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  1. Moving up

    April 6, 2015 by Amy Hansford

    I like to be productive. I struggle to relax because I see it as unproductive. So when there’s a job to be done, I am… well, productive. So when my husband sent me a link to a property on Rightmove, we decided to end a year or so of window shopping and start viewing some properties.

    We'll build a Lego house

    We have a lovely three bedroom house which we’ve made our own. We use every bit of it (productive, see?) and it works perfectly for us. Well, almost. There are three things we wanted to change;

    1. Garden. We currently have a little patio out the back which looks out on to the marina. Beautiful views, but not much fun when you’re four. We have a lovely courtyard in the front with a planter for veg, then patches of grass around the property that need mowing. But we long for a safe, secure, private rear garden. It doesn’t have to be huge, just enough to kick a ball, have a picnic, that sort of thing.
    2. Space. We have two bedrooms and an office. While friends are welcome to stay on the sofa bed in the living room, we’d love another room to put people up in. Something with a bit more privacy.
    3. Schools. We find out in a week’s time what primary school Little L will be start at in September. I’m not a huge fan of the available options, and we’re aware that she needs a good push to keep her engaged (she outsmarts us a lot of the time) which the current schools won’t necessarily do. So better schools would be really good.

    We saw our first two properties on Friday (soulless, small garden). Two more on Sunday (both small gardens). Then three on Thursday (cold, old) including the perfect house. Great school area, perfect size, lovely garden, excellent condition. We saw it again on the Friday and had an offer accepted on the Saturday. We had our house valued the same day and we’re having photos taken today (Monday). Our house will be officially on the market tomorrow.

    I know this could easily all go to pot. But the owners of the new house don’t have a chain, and we have a ‘niche house’ so it should get plenty of interest. So we’re 5 days in to our adventure with buying this new house. I reckon the whole thing will take about three months, but you can place your bets now. Housewarming date to be confirmed…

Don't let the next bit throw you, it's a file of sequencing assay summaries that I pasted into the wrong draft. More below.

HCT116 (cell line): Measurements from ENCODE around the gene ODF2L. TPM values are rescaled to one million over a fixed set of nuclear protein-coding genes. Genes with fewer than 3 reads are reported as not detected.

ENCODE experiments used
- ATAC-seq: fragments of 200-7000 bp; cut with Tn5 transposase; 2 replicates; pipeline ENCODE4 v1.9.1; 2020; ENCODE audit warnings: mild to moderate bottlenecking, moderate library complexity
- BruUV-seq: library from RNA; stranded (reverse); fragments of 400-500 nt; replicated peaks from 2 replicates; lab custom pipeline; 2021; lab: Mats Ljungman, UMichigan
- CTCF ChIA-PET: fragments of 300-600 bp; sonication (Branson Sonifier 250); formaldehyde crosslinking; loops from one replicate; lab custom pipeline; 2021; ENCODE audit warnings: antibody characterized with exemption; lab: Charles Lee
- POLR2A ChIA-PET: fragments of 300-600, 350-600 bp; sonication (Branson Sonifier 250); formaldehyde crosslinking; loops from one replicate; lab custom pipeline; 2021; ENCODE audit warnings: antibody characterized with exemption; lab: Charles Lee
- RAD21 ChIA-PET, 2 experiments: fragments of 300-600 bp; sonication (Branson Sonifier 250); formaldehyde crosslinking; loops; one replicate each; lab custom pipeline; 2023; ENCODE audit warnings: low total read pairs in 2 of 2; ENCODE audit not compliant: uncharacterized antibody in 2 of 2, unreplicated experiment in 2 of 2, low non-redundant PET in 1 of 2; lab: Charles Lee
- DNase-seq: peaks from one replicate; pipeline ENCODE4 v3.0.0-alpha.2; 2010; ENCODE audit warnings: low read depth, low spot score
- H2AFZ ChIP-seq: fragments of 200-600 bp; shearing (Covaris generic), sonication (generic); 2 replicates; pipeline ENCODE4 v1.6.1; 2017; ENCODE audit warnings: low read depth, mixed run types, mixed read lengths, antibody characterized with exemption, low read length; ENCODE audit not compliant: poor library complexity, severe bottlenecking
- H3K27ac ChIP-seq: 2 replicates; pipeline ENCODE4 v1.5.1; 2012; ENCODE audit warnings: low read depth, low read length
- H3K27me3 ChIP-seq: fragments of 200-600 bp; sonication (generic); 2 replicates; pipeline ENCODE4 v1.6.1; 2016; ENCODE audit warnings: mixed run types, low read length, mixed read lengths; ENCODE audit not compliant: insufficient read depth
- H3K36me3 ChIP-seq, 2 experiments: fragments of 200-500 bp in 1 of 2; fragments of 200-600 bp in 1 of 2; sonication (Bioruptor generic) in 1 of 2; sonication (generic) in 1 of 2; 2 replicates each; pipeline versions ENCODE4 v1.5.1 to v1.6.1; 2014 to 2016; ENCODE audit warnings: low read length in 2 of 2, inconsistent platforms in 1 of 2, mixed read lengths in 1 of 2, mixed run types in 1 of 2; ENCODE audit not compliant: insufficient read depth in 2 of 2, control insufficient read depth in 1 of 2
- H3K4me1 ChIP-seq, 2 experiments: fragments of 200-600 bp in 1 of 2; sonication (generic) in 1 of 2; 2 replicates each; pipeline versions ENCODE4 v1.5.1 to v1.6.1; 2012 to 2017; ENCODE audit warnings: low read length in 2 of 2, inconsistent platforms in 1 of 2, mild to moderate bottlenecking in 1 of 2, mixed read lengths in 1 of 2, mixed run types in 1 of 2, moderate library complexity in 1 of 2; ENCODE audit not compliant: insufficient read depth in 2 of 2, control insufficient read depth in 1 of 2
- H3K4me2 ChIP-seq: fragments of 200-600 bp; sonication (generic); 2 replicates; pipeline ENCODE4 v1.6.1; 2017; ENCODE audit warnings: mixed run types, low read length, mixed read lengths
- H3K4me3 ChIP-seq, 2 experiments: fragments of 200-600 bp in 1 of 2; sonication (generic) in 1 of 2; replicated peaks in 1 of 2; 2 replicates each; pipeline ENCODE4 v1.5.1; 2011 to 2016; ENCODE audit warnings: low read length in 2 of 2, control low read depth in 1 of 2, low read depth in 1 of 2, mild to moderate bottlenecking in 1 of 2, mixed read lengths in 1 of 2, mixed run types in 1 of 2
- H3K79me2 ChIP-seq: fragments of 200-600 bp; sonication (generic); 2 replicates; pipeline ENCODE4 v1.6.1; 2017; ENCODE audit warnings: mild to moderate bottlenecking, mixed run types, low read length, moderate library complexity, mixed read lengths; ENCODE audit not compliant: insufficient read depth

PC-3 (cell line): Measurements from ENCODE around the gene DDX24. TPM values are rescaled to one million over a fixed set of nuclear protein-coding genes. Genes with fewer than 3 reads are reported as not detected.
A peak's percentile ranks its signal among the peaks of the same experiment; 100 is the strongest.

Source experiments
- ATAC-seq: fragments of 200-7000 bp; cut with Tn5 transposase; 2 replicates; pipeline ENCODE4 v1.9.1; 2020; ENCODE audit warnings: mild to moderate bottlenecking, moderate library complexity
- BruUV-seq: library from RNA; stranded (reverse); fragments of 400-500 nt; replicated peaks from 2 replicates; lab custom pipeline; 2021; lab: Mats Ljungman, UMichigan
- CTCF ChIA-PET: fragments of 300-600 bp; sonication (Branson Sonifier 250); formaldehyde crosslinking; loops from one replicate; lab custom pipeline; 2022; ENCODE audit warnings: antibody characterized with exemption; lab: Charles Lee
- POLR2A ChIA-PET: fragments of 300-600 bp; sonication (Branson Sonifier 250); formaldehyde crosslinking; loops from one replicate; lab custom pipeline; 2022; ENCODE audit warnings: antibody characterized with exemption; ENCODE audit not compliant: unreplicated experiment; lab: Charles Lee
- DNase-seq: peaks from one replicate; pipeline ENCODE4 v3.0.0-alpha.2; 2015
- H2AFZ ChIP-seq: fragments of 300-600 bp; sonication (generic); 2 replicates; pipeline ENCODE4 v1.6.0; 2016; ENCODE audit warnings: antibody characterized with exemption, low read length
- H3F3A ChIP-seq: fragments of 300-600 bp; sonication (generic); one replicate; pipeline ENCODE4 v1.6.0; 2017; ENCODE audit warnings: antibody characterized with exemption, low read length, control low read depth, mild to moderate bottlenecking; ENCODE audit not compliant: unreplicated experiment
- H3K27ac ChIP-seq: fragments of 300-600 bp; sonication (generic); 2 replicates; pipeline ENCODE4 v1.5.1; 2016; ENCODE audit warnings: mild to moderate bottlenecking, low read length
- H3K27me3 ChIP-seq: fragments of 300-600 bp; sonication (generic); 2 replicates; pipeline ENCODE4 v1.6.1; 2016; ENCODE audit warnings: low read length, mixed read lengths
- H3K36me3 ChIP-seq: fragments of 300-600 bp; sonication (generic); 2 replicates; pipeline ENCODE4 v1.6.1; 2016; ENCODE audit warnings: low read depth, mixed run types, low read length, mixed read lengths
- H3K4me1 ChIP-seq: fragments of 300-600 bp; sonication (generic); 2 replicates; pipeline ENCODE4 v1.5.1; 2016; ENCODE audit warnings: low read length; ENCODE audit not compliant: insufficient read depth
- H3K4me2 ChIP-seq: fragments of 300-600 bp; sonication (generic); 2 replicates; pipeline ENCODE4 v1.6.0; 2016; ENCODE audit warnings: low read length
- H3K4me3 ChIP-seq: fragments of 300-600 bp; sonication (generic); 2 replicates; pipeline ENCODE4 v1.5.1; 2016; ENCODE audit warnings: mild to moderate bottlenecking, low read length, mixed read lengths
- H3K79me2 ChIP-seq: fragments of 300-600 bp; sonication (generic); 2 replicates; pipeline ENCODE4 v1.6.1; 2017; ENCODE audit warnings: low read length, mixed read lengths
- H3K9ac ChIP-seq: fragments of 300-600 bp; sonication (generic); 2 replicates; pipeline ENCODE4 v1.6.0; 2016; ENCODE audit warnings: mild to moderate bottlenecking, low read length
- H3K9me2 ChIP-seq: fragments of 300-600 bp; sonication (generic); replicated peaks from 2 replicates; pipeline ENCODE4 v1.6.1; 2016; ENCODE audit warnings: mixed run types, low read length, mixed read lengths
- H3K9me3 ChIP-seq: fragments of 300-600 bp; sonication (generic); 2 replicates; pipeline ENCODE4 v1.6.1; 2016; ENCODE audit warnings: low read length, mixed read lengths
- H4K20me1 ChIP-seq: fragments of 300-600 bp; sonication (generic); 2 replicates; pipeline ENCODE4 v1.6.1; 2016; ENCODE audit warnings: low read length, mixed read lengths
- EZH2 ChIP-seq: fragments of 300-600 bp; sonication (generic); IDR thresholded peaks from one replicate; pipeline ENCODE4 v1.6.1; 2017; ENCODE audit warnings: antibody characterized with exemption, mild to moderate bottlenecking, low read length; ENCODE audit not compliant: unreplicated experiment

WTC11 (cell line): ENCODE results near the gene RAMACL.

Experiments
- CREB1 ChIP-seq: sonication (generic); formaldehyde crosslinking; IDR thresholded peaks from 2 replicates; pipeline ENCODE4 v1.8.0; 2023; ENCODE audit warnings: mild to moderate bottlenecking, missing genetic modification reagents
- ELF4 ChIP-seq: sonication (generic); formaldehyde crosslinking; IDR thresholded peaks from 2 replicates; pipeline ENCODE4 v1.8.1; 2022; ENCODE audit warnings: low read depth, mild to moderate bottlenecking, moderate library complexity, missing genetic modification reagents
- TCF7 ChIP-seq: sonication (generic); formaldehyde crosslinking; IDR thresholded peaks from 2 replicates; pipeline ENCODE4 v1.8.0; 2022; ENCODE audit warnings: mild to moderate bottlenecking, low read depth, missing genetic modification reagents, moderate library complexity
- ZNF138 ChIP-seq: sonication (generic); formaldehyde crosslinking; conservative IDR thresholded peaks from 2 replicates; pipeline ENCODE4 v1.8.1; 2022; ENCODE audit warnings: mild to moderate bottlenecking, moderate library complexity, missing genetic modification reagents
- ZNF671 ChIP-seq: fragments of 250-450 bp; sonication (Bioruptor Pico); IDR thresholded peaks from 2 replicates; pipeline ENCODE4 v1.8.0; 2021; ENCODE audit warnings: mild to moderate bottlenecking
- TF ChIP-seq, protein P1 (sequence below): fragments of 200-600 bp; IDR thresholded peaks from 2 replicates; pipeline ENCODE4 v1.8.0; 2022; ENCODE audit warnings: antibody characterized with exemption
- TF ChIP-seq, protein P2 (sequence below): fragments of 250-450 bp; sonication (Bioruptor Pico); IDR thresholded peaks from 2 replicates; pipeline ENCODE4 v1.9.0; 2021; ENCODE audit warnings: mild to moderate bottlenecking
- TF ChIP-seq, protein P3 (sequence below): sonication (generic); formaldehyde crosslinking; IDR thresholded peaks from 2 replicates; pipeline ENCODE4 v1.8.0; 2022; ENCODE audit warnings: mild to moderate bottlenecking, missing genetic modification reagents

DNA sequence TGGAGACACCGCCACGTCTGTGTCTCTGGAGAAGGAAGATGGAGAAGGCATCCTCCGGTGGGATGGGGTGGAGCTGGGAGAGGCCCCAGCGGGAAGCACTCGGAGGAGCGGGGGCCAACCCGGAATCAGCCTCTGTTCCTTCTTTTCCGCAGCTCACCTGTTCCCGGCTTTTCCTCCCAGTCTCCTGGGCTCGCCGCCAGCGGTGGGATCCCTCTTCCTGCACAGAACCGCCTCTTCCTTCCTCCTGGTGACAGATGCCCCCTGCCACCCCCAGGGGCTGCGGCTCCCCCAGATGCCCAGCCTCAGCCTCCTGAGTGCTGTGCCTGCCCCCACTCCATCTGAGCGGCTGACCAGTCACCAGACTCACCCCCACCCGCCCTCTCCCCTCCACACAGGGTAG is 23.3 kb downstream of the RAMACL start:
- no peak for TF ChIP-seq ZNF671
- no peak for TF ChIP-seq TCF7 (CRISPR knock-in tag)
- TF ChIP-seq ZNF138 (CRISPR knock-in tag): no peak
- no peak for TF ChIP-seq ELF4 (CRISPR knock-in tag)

Next up: Make Your House Sellable

  2. A new year, a new me

    January 23, 2015 by Amy Hansford

    That’s a misleading title really – I’m still me, but I have different priorities this year. I’ve not blogged because I’m too darn busy. And I won’t be blogging regularly (not that I particularly was) because I am excited about other things and other writings.

    I spent Christmas between my lovely, wonderful family and my lovely, wonderful panto famalam (pictured). Panto (Rapunzel) went exceedingly well – full houses every night, many giggles, 72 custard pies received and countless shenanigans both backstage, onstage and at the pub. No post show blues for me this year as I’ve been cracking on with co-writing next year’s panto, which is all jolly exciting.



    Family Christmas was really lovely. As a child, Christmas day was spent at my grandparents. Everyone would cram in, open presents, eat, fall asleep then somehow we would make it home. As a teenager, it was Christmas with Mum then Boxing Day with Dad. And then everything changed. I didn’t have a mum anymore, so I didn’t have somewhere I was meant to be on 25th December. We had Christmas in, Christmas out, Christmas with the sibling-in-laws. Then everything finally came together – Dad and my Step-Mum got married and bought a house together. The grandparents had a house big enough to fit us all in for. 2014 was the first time I’ve spent Christmas Day with my dad since circa 1990. And it was the whole family together, just wonderfully warm and brilliant and happy and relaxed and great and… Christmas. Sharing a bottle of wine with my Step-Mum, Little L harassing my step-brother (she’s 3 foot, he’s about 7 foot, it’s a hilarious pairing), decorating the dinner table. Just wonderful. Same again next year, I think.